So intimately connected are the soul and body, that every agitation in the former produces a visible effect upon the latter. There is, at the same time, a wonderful uniformity in that operation; each class of emotions and passions being invariably attended with an external appearance peculiar to itself.* These external appearances or signs may not improperly be considered as a natural language, expressing to all beholders emotions and passions as they arise in the heart. Hope, fear, joy, grief, are displayed externally the character of a man can be read in his face; and beauty, which makes so deep an impression, is known to result, not so much from regular features and a fine complexion, as from good nature, good sense, sprightliness, sweetness, or other mental quality, expressed upon the countenance. Though perfect skill in that language be rare, yet what is generally known is sufficient for the ordi
* Omnis enim motus animi, suum quendam a natura habet vultum et sonum et gestum. Cicero. l. 3. De Oratore.
For every emotion of the mind naturally has its own countenance, sound, and gesture.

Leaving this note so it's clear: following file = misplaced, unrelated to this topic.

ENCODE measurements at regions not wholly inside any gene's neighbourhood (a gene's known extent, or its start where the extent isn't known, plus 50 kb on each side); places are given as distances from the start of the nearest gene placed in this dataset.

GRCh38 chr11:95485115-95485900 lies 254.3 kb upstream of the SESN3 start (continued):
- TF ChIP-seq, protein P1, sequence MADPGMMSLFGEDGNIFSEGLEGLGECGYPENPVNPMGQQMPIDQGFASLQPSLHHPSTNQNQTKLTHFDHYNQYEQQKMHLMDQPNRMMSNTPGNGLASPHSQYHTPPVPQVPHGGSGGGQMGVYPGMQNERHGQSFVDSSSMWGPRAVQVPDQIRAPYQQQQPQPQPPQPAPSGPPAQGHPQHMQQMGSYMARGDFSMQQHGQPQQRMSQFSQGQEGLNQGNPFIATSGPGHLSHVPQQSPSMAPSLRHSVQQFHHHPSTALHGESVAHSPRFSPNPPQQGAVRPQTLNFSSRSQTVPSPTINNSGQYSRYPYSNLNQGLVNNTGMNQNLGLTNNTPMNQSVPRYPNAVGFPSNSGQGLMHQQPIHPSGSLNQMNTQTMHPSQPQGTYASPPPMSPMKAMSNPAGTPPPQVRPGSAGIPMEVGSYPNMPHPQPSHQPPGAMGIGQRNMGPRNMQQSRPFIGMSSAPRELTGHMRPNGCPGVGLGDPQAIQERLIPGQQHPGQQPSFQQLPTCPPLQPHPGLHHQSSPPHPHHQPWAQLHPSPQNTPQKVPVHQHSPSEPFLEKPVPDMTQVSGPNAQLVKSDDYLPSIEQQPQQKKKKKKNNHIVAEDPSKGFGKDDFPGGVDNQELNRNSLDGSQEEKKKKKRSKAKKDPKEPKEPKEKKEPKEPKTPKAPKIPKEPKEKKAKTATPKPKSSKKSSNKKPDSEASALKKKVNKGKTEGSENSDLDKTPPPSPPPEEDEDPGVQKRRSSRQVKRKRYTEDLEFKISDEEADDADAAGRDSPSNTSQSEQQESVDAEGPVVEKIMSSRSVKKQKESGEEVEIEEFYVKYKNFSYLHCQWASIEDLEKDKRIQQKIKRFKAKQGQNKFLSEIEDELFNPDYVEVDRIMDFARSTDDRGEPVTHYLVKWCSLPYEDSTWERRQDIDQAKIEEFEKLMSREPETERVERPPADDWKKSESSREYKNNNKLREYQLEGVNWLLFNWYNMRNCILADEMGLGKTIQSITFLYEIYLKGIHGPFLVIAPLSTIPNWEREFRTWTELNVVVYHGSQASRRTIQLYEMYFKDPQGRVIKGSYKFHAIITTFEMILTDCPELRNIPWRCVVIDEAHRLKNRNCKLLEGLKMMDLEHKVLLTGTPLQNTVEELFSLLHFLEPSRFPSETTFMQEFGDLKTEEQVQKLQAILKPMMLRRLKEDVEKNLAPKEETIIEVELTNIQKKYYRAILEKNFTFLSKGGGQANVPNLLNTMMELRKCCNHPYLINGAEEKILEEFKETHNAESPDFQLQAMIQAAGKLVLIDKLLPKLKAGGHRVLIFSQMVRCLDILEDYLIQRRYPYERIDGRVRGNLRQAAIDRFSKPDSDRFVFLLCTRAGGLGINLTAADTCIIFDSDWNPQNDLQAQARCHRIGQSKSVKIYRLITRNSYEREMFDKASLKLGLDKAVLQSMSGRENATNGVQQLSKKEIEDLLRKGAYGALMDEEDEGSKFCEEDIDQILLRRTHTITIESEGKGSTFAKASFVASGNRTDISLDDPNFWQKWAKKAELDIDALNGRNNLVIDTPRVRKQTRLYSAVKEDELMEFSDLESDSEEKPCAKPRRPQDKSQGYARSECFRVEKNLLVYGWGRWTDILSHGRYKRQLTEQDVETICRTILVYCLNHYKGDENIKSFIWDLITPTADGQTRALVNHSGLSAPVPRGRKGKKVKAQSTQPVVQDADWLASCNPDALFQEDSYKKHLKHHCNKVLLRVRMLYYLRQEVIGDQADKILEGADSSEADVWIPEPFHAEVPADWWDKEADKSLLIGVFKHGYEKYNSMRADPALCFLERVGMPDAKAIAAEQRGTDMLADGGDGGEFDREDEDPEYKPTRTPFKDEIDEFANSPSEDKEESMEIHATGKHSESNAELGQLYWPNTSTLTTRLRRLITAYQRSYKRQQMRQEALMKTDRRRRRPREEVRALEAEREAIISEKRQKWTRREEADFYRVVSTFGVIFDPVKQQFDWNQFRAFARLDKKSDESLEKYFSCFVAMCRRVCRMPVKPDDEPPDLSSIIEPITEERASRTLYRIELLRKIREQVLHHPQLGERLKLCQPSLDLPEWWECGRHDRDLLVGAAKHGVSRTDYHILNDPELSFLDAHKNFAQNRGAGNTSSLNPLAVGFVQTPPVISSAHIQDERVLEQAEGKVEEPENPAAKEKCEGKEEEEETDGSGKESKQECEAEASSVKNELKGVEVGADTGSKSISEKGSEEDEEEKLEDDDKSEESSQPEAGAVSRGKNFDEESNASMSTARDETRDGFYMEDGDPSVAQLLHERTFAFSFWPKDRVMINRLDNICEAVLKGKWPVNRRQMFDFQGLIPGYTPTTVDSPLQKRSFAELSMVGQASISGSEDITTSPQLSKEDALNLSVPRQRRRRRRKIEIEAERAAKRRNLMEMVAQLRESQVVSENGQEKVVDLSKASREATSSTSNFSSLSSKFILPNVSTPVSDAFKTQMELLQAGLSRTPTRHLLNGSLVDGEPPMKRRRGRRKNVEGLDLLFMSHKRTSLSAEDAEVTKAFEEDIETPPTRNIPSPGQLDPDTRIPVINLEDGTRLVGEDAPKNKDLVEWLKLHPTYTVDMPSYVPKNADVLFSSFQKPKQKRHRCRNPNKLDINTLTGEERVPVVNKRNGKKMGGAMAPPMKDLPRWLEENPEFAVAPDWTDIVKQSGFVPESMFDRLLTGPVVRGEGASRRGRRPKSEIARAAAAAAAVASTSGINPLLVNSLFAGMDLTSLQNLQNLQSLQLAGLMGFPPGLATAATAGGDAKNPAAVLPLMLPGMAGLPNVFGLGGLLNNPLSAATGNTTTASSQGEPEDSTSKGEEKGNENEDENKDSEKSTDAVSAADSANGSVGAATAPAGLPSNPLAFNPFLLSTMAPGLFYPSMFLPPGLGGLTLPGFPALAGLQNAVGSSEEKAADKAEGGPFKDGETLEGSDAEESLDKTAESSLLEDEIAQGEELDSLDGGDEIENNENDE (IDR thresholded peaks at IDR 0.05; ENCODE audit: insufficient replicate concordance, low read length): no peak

nary purposes of life. But by what means we come to understand the language, is a point of some intricacy: it cannot be by sight merely; for, upon the most attentive inspection of the human face, all that can be discerned, are figure, color, and motion, which, singly or combined, never can represent a passion, nor a sentiment: the external sign is indeed visible; but to understand its meaning we must be able to connect it with the passion that causes it, an operation far beyond the reach of eyesight. Where, then, is the instruc. tor to be found that can unveil this secret connection? If we apply to experience, it is yielded, that from long and diligent observation, we may gather, in some measure in what manner those with whom we are acquainted express their passions externally: but with respect to strangers, we are left in the dark; and yet we are not puzzled about the meaning of these external expressions in a stranger, more than in a bosom-companion. Farther, had we no other means but experience for understanding the external signs of passion, we could not expect any degree of skill in the bulk of individuals: yet matters are so much better ordered, that the external expressions of passion form a language understood by all, by the young as well as the old, by the ignorant as well as the learned: I talk of the plain and egible characters of that language: for undoubtedly we are much ndebted to experience in deciphering the dark and more delicate expressions. Where then shall we apply for a solution of this intricate problem, which seems to penetrate deep into human nature? In my mind it will be convenient to suspend the inquiry, till we are better acquainted with the nature of external signs, and with their operations. These articles, therefore, shall be premised.